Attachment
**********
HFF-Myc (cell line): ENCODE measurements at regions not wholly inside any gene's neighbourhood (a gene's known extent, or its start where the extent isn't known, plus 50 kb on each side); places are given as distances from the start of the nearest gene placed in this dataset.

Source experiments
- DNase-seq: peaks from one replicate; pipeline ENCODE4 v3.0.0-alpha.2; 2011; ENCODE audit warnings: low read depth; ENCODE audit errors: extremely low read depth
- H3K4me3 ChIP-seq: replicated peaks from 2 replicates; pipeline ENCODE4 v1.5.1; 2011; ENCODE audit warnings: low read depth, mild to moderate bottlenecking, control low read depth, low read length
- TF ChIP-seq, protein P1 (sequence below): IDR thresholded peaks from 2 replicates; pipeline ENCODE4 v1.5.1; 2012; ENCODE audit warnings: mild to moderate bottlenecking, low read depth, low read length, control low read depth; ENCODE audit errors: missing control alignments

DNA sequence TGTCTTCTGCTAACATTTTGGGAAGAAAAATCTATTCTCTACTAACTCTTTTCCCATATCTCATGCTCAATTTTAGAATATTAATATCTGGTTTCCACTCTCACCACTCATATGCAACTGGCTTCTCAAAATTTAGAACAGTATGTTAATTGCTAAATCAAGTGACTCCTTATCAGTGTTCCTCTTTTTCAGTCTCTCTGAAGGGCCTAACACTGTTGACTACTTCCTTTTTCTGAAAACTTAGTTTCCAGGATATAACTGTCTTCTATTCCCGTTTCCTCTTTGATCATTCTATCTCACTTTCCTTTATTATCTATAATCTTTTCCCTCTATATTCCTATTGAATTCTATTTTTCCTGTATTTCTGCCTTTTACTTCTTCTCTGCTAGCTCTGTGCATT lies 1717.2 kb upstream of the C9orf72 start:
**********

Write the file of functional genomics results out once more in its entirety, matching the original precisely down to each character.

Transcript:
HFF-Myc (cell line): ENCODE measurements at regions not wholly inside any gene's neighbourhood (a gene's known extent, or its start where the extent isn't known, plus 50 kb on each side); places are given as distances from the start of the nearest gene placed in this dataset.

Source experiments
- DNase-seq: peaks from one replicate; pipeline ENCODE4 v3.0.0-alpha.2; 2011; ENCODE audit warnings: low read depth; ENCODE audit errors: extremely low read depth
- H3K4me3 ChIP-seq: replicated peaks from 2 replicates; pipeline ENCODE4 v1.5.1; 2011; ENCODE audit warnings: low read depth, mild to moderate bottlenecking, control low read depth, low read length
- TF ChIP-seq, protein P1 (sequence below): IDR thresholded peaks from 2 replicates; pipeline ENCODE4 v1.5.1; 2012; ENCODE audit warnings: mild to moderate bottlenecking, low read depth, low read length, control low read depth; ENCODE audit errors: missing control alignments

DNA sequence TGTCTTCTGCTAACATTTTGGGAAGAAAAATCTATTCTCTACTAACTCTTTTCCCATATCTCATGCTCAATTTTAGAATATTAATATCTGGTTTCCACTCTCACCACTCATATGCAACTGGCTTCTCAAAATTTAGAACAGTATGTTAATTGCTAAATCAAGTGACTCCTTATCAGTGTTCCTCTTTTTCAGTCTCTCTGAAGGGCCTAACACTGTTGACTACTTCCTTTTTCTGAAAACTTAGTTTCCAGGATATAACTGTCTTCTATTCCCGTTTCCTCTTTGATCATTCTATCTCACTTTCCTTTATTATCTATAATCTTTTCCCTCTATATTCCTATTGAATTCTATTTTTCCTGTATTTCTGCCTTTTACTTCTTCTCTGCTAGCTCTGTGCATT lies 1717.2 kb upstream of the C9orf72 start: